Eating a variety of thiamine foods has many benefits, both for physical and mental health. The human body does not produce its own thiamine; therefore it must be ingested from foods in the diet. Unlike other nutrients that can sometimes hard to get enough of, such as vitamin D or magnesium, thiamine is usually pretty easy to acquire from foods, assuming you eat enough calories overall — making thiamine deficiency easy to overcome.
What is the best source of thiamine? Some of the healthiest thiamine-rich foods include yeasts (like nutritional yeast), sea vegetables, certain whole grains, green veggies like asparagus and peas, seeds, beans, and fish. Benefits of eating thiamine foods include gaining more energy, staying focused and alert, protecting your memory, lifting your mood, and protecting your heart.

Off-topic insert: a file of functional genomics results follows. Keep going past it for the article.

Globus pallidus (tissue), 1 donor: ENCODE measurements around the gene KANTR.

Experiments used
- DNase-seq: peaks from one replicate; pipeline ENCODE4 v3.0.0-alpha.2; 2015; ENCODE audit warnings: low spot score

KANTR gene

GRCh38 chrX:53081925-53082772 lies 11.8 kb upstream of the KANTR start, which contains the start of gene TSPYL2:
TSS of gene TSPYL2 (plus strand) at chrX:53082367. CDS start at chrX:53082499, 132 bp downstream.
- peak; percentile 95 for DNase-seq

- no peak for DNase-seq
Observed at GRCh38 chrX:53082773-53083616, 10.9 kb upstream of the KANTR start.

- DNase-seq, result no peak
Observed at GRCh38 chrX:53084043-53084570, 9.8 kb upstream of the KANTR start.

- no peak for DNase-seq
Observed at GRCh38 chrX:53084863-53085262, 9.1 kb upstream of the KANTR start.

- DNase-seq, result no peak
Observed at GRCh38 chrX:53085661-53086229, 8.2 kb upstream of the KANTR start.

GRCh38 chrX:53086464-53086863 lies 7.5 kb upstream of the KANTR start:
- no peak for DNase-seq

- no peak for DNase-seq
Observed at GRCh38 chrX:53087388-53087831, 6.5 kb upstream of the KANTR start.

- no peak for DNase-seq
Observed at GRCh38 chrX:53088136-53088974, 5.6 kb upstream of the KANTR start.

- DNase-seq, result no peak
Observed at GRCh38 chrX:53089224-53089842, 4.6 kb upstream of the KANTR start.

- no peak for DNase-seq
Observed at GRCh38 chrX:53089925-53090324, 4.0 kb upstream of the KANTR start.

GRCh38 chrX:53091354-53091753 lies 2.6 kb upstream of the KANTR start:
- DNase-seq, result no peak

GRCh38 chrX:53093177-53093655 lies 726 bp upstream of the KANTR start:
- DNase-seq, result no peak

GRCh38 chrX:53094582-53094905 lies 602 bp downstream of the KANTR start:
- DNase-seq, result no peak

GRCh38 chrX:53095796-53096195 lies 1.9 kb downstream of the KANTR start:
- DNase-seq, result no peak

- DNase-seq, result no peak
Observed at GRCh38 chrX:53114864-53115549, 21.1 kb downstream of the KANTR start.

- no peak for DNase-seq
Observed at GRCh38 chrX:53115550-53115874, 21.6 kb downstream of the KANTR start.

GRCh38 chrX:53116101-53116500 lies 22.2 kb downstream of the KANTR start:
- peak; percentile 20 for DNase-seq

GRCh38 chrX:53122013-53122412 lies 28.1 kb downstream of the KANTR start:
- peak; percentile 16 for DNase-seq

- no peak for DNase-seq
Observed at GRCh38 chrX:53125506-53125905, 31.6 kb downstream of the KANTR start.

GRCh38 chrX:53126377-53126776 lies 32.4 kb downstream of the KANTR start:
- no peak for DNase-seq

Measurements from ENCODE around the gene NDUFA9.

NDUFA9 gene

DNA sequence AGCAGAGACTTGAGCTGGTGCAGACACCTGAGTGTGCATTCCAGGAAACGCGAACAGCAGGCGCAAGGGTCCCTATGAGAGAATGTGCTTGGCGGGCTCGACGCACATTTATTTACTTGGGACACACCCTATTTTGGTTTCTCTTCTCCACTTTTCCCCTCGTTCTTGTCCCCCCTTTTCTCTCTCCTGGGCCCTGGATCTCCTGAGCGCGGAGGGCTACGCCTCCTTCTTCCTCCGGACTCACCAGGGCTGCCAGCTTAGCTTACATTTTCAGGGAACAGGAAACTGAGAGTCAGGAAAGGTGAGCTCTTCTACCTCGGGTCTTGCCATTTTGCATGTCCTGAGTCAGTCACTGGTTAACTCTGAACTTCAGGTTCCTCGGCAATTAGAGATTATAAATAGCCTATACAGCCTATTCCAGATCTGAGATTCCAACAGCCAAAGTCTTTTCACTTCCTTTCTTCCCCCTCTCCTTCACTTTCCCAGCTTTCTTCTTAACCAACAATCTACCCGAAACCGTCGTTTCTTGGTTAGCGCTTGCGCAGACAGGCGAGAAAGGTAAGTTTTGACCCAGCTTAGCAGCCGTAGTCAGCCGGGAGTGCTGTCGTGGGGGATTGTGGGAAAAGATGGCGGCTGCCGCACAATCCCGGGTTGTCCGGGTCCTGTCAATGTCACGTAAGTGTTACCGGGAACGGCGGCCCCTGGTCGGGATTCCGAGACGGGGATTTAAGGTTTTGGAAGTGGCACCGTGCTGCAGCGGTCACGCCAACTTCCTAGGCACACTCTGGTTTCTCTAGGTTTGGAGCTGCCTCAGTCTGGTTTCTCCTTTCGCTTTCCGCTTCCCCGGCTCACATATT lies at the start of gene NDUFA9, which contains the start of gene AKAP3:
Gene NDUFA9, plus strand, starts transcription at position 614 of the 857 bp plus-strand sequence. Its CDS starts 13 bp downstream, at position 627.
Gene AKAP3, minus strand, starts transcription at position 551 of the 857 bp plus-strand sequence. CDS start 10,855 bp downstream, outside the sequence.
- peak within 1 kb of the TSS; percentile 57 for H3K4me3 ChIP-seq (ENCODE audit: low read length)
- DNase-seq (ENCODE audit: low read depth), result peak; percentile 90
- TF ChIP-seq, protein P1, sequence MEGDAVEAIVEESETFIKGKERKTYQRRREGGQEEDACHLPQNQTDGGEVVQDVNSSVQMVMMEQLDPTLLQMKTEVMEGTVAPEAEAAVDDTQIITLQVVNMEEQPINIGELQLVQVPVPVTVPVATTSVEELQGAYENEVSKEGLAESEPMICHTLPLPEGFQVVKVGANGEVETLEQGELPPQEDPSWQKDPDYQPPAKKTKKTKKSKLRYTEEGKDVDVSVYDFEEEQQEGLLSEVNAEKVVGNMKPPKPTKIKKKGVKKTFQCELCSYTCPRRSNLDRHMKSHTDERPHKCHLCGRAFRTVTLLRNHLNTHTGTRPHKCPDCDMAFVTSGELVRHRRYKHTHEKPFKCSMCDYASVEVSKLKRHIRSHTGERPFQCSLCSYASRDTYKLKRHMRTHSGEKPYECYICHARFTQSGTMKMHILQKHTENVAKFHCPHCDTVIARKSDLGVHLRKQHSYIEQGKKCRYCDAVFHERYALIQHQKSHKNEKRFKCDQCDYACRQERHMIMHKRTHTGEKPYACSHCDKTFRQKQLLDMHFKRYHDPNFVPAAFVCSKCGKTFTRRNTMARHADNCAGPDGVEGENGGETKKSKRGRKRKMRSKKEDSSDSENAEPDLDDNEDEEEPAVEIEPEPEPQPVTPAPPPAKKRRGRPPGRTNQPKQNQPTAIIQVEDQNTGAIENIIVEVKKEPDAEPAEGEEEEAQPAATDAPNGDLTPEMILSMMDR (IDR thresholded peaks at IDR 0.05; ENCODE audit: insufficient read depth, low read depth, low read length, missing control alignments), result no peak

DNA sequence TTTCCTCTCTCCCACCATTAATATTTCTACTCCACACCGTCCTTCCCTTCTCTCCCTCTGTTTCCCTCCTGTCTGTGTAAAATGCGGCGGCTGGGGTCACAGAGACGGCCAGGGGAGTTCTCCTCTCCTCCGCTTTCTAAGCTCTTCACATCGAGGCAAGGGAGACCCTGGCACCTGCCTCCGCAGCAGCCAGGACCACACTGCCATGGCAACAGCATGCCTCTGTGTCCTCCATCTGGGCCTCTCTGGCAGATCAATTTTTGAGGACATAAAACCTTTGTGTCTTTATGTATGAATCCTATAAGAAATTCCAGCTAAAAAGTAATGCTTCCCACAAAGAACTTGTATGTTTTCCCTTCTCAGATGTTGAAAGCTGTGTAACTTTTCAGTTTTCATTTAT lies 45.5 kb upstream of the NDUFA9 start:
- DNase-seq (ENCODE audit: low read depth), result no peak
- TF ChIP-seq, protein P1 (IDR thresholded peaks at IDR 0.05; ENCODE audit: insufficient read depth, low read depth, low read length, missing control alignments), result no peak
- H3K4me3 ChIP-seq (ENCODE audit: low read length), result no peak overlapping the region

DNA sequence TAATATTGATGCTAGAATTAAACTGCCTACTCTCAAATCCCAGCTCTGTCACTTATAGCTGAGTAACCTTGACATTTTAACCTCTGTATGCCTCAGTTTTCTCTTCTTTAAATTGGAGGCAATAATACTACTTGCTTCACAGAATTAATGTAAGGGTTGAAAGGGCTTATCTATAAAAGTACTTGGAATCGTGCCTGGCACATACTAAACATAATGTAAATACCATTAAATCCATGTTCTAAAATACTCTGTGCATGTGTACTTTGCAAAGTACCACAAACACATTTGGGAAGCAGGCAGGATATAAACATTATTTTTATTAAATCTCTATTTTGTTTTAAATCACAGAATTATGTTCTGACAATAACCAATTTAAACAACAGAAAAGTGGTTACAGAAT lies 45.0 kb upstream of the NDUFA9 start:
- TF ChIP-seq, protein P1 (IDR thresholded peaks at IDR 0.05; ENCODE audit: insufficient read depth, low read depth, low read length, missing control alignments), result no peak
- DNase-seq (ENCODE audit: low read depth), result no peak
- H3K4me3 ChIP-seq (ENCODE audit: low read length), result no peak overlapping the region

What Is Thiamine? Why Is It Important?
Thiamine (sometimes spelled as thiamin) is also known as vitamin B1 and is a water-soluble vitamin that’s commonly found in many plant and animal-derived foods. As a water-soluble vitamin, thiamine rapidly breaks down once it’s consumed and is flushed from the body more easily than fat-soluble vitamins, which can accumulate. Thiamine is stored primarily in the liver, but storage only lasts at most 18 days — which is why you need to consume thiamine foods regularly.